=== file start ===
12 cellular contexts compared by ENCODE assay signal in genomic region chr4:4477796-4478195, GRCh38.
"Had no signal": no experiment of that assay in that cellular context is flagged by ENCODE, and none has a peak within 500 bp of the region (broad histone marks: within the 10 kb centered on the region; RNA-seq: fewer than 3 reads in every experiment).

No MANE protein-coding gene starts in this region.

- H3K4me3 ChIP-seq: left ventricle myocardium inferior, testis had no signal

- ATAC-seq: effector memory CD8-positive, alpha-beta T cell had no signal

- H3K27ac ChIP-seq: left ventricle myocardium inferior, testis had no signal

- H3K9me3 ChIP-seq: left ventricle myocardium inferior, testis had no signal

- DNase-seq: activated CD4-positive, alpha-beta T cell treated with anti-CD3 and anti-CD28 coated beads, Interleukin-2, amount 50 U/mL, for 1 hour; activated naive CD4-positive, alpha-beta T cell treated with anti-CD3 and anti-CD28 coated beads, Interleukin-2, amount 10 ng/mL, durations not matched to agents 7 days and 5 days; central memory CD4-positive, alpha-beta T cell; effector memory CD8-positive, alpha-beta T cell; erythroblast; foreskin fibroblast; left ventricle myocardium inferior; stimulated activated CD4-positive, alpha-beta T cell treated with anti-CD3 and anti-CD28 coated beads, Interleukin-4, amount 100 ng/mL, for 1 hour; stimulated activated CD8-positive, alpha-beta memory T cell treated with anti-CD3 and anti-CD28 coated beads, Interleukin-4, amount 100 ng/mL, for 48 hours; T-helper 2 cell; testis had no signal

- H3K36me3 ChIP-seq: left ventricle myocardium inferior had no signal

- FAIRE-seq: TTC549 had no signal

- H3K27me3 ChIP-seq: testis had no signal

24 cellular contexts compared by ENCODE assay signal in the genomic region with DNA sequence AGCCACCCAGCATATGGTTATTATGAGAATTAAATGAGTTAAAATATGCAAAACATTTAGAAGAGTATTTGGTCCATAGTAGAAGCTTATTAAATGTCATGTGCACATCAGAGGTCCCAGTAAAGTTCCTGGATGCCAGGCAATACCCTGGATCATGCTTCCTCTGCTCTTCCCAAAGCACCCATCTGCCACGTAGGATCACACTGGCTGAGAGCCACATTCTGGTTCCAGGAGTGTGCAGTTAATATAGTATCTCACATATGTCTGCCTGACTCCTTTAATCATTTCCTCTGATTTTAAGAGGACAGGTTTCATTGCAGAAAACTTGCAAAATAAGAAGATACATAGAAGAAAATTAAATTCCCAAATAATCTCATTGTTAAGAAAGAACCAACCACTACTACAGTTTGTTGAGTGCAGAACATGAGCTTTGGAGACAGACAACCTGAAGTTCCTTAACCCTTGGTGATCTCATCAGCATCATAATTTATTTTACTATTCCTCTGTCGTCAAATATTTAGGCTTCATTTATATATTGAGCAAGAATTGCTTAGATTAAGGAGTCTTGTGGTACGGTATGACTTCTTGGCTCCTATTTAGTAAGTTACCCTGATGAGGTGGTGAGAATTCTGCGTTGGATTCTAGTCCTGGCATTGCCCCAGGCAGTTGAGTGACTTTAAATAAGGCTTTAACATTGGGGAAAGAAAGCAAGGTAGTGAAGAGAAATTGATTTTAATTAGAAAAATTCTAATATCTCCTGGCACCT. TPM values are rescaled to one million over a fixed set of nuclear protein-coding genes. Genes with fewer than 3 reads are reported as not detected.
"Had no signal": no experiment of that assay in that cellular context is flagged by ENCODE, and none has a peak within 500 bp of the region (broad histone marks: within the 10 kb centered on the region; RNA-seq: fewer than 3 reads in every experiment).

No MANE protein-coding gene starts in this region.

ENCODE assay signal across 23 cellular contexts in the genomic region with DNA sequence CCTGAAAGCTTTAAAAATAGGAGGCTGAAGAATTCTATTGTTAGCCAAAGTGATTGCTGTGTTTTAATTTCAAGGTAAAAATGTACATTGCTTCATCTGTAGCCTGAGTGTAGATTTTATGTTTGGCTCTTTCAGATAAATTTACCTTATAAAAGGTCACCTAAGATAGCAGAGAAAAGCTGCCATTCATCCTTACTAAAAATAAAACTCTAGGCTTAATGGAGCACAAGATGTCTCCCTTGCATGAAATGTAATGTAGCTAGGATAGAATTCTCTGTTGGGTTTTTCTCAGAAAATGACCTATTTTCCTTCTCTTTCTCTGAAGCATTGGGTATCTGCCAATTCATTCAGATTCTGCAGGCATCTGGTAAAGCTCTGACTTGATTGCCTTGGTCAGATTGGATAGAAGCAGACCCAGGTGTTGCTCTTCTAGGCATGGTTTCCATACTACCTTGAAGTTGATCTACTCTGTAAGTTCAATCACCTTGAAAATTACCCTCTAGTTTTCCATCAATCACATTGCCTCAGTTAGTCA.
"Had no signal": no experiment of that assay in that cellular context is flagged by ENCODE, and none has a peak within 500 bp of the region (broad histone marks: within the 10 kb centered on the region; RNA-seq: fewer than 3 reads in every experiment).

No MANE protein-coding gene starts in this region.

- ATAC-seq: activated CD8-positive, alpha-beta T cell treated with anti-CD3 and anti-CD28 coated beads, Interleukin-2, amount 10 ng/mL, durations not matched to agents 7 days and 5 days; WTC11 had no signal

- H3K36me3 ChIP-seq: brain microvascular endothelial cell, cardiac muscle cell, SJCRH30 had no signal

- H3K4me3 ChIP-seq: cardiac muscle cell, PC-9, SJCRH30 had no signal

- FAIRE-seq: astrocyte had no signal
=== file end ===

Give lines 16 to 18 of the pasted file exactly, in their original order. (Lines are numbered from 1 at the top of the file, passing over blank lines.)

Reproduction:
"Had no signal": no experiment of that assay in that cellular context is flagged by ENCODE, and none has a peak within 500 bp of the region (broad histone marks: within the 10 kb centered on the region; RNA-seq: fewer than 3 reads in every experiment).

No MANE protein-coding gene starts in this region.

- ATAC-seq: activated CD8-positive, alpha-beta T cell treated with anti-CD3 and anti-CD28 coated beads, Interleukin-2, amount 10 ng/mL, durations not matched to agents 7 days and 5 days; WTC11 had no signal